For those coming to the end of their academic programme or recent graduates, it probably feels like the odds are stacked against you right now. Instead of all the hours of study, preparation and testing finally paying off, the world faces one of the biggest unforeseen challenges in modern history. With more than 36 million people unemployed in the US alone, and everything from borders to primary schools locked down, it feels like the absolute worst time to be looking for a job.

As a fellow Business School graduate with a master’s degree (received 14 years ago), I had to face the first world-changing, socioeconomic catastrophe of the 2000s – the Great Recession. Nonetheless, reflecting on that time and comparing it to now, I now know some things that would have given me an advantage when I had my own uphill battle for work.

Use LinkedIn

You get as much out of Linkedin as you put into it. At the beginning of its lifecycle, it was inconceivable to connect with CEOs of FT 500 companies. Today, all it takes is a click. Most people in the working world have a presence on LinkedIn. Personally, I think LinkedIn is the best possible tool to distinguish oneself in the recruitment process as a new graduate.

Having a distinct personal brand and a well-connected and active network opens up opportunities like no other. Use your profile as an opportunity to brand yourself and develop a clear identity. Write articles, share relevant content, interact with the posts of others – create as much engagement as you can on the platform.

Be sure your profile is visible and available for recruiters to find you. Identify companies that are hiring and that you’re interested in and follow their pages. Connect with senior people in the business and engage with their posts. Sending short, polite messages introducing yourself and asking for advice on getting your foot in the door at the company are helpful and an excellent way to build name recognition in the application process, beyond the résumé.

Distribute your résumé

Another great tool to get as many eyes as possible on your résumé is to use a résumé distribution service. For a small fee, these services automatically register you on every major job board. Based on your preferences (and the service’s capabilities), these services can also curate jobs according to your preferences and notify you when a desired company or position is hiring. You’ll also be visible to all recruiters using these job boards, making it easier to turn the numbers game of job searching in your favour.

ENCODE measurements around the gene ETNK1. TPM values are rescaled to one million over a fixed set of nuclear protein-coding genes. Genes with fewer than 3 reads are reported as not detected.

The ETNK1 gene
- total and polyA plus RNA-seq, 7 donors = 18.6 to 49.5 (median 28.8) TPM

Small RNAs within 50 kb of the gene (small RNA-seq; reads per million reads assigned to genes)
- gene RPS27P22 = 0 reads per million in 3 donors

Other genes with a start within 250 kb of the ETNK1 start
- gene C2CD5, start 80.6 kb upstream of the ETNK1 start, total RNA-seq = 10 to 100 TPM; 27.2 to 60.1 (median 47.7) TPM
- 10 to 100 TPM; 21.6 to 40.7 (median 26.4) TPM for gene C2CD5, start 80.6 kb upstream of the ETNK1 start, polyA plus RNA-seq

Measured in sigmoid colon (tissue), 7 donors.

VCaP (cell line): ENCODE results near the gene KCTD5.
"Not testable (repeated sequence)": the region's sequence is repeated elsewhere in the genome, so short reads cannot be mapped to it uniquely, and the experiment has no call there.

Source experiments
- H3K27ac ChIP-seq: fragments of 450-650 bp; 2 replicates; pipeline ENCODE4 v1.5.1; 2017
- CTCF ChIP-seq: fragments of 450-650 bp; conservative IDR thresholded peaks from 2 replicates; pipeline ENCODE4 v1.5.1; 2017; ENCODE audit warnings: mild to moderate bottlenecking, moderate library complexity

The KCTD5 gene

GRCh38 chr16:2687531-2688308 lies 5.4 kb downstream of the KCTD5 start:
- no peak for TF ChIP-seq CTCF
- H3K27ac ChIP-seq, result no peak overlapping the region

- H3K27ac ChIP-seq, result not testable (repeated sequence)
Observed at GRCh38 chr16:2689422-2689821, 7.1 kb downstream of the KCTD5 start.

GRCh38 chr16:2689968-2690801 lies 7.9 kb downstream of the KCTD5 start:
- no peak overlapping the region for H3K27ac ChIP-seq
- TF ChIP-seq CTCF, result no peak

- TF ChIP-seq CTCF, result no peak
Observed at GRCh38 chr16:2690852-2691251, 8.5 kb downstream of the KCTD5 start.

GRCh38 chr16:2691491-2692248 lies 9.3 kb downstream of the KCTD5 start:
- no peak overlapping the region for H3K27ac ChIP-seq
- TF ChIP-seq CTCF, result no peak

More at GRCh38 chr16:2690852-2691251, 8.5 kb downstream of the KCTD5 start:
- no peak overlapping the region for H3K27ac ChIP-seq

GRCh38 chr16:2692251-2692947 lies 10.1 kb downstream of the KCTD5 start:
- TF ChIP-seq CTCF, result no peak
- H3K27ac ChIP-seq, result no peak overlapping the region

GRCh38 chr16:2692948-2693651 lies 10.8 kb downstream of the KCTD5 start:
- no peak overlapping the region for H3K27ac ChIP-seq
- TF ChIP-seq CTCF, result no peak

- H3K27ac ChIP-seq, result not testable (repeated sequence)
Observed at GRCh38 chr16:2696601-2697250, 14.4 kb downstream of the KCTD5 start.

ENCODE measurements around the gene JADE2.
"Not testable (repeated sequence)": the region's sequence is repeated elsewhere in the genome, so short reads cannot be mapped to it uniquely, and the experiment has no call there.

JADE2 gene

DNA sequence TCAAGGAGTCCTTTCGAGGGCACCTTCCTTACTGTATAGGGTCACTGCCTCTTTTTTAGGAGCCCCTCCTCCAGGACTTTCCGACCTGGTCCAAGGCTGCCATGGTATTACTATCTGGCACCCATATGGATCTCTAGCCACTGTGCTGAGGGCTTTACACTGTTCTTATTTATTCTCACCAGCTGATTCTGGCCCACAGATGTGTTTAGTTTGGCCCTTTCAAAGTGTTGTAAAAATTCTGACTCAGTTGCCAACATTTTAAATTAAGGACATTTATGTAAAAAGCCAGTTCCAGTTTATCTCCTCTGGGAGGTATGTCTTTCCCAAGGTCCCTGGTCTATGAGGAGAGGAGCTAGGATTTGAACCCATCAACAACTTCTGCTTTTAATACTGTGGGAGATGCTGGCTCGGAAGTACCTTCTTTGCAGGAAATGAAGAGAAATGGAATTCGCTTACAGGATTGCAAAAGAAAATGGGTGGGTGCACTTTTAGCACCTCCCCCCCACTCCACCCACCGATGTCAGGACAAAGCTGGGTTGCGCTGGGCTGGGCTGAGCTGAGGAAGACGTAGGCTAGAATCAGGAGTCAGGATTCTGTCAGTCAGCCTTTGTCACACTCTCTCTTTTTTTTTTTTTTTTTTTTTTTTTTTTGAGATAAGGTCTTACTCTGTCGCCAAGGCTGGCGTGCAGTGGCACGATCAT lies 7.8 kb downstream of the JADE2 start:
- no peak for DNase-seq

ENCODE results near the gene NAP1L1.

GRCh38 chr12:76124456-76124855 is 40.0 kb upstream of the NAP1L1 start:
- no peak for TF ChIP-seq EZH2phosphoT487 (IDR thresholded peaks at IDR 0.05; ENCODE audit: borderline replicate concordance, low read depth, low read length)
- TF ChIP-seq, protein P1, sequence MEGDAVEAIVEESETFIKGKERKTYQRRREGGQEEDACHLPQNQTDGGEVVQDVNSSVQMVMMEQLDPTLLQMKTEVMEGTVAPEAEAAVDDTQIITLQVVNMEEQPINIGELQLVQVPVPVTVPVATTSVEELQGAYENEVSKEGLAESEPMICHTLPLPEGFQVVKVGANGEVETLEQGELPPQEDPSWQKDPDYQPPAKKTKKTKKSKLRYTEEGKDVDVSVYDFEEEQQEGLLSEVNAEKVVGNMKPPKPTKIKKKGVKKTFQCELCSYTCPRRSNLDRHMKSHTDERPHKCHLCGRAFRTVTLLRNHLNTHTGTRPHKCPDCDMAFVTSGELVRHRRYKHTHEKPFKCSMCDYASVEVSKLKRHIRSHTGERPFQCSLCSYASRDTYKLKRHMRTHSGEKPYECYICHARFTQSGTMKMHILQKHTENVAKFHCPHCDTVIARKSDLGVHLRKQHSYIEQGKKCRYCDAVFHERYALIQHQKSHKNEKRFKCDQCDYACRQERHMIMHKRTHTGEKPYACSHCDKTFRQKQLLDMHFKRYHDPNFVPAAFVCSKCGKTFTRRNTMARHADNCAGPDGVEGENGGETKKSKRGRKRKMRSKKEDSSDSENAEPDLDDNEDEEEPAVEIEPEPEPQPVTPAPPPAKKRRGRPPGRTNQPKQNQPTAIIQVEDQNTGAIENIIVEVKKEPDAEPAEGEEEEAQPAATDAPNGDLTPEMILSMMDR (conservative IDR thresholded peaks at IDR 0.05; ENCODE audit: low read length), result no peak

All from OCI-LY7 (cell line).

Services of this kind, such as Résumé Rabbit, save time and effort, and have the unintended benefit of being less popular, which can amplify your résumé to recruiters in a less competitive environment.    

Aggregate

Job aggregators are another useful web-based tool to save time and effort in the job hunt. Aggregators compile most, if not all, of the jobs on the market from every job board to make it easier to search for a desired role. Consider it a vertical search engine for all the job sites. Like the distribution services mentioned above, aggregators are excellent time and effort savers. Look for an aggregator with an easily understood interface that also offers useful market insights and advice.

Try to intern

Understandably, interning isn’t economically feasible for everyone but if you can it’s a great way to get in at a company. Showing initiative and desire to work well for free can highlight what you can offer to the business and increase your chances of securing a paid opportunity.

While many formal internship and fellowship opportunities have dried up, keeping in touch with mentors from these programmes can put you first in line once things return to normal. It expresses firm interest in the company and shows initiative, dedication and ambition; something hirers desire in interns and new staff. While it’s not ideal to work for free, it’s another way to hustle your way in under challenging circumstances.  

The gift of time

Perhaps the most underrated resource given to us by this pandemic is time. Make the most of the extra time you may have to really get to know the market and clarify your future goals. Research the market to identify growth opportunities and exciting companies that you may want to work for.

Take time to visualise, and write down, your career goals for the next 6-24 months. Having a clear vision makes it easier to build the roadmap to achieving your goals. Eventually, you will get hired and if you don’t use it wisely, you’ll lament the time you wasted not moving towards a fulfilling career. Time is something we cannot buy but you’ve just been handed some, so make the most of it to maximise your future.

Embracing this challenging period in history and using it to your advantage can seem astronomically difficult. However, it’s important to remember that successful people turn horrible situations into advantages. Wallowing in the uncertainties and anxieties that are bound to crop up at times like this may be comforting, but life is full of challenging, difficult situations.

You have to frame your mind to see obstacles as an inevitable part of the road to success and train yourself to keep your head high as you face them. Overcoming obstacles – and learning from them – is the secret to becoming the best version of yourself. I wish you all the luck during this time and remember, the tough times always pass, making the good times all the sweeter. 

Arran Stewart is Co-Founder and Chief Visionary Officer at Job.com.